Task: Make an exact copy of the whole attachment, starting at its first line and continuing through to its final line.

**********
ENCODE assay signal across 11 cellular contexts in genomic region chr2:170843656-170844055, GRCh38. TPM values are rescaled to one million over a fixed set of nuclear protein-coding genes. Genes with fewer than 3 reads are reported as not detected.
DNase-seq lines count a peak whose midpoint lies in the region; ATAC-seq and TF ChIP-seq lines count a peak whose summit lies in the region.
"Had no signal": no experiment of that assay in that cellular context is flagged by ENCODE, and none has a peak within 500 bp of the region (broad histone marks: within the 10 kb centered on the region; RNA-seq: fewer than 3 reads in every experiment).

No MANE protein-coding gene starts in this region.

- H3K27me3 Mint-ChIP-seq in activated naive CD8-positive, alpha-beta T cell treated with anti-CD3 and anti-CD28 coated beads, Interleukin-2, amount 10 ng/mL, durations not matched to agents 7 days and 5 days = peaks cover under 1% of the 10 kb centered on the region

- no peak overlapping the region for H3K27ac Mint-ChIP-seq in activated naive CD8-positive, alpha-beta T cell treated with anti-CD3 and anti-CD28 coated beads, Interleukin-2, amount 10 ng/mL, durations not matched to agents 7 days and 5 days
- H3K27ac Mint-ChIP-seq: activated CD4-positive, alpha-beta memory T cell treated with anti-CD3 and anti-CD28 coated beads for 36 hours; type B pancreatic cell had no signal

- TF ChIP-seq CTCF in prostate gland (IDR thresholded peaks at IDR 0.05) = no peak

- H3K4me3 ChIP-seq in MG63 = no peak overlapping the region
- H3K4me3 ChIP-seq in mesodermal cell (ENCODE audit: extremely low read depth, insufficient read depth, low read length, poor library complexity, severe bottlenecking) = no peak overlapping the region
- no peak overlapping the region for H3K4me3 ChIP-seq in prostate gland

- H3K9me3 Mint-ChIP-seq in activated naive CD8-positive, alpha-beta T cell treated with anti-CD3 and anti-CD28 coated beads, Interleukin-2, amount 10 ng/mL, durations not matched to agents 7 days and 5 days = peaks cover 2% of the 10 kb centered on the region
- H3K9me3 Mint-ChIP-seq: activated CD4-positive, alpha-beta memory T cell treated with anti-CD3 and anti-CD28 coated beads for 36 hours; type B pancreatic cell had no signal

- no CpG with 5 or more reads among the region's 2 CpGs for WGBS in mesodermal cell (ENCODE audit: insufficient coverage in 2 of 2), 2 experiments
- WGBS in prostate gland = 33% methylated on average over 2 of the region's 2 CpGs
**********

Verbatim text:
ENCODE assay signal across 11 cellular contexts in genomic region chr2:170843656-170844055, GRCh38. TPM values are rescaled to one million over a fixed set of nuclear protein-coding genes. Genes with fewer than 3 reads are reported as not detected.
DNase-seq lines count a peak whose midpoint lies in the region; ATAC-seq and TF ChIP-seq lines count a peak whose summit lies in the region.
"Had no signal": no experiment of that assay in that cellular context is flagged by ENCODE, and none has a peak within 500 bp of the region (broad histone marks: within the 10 kb centered on the region; RNA-seq: fewer than 3 reads in every experiment).

No MANE protein-coding gene starts in this region.

- H3K27me3 Mint-ChIP-seq in activated naive CD8-positive, alpha-beta T cell treated with anti-CD3 and anti-CD28 coated beads, Interleukin-2, amount 10 ng/mL, durations not matched to agents 7 days and 5 days = peaks cover under 1% of the 10 kb centered on the region

- no peak overlapping the region for H3K27ac Mint-ChIP-seq in activated naive CD8-positive, alpha-beta T cell treated with anti-CD3 and anti-CD28 coated beads, Interleukin-2, amount 10 ng/mL, durations not matched to agents 7 days and 5 days
- H3K27ac Mint-ChIP-seq: activated CD4-positive, alpha-beta memory T cell treated with anti-CD3 and anti-CD28 coated beads for 36 hours; type B pancreatic cell had no signal

- TF ChIP-seq CTCF in prostate gland (IDR thresholded peaks at IDR 0.05) = no peak

- H3K4me3 ChIP-seq in MG63 = no peak overlapping the region
- H3K4me3 ChIP-seq in mesodermal cell (ENCODE audit: extremely low read depth, insufficient read depth, low read length, poor library complexity, severe bottlenecking) = no peak overlapping the region
- no peak overlapping the region for H3K4me3 ChIP-seq in prostate gland

- H3K9me3 Mint-ChIP-seq in activated naive CD8-positive, alpha-beta T cell treated with anti-CD3 and anti-CD28 coated beads, Interleukin-2, amount 10 ng/mL, durations not matched to agents 7 days and 5 days = peaks cover 2% of the 10 kb centered on the region
- H3K9me3 Mint-ChIP-seq: activated CD4-positive, alpha-beta memory T cell treated with anti-CD3 and anti-CD28 coated beads for 36 hours; type B pancreatic cell had no signal

- no CpG with 5 or more reads among the region's 2 CpGs for WGBS in mesodermal cell (ENCODE audit: insufficient coverage in 2 of 2), 2 experiments
- WGBS in prostate gland = 33% methylated on average over 2 of the region's 2 CpGs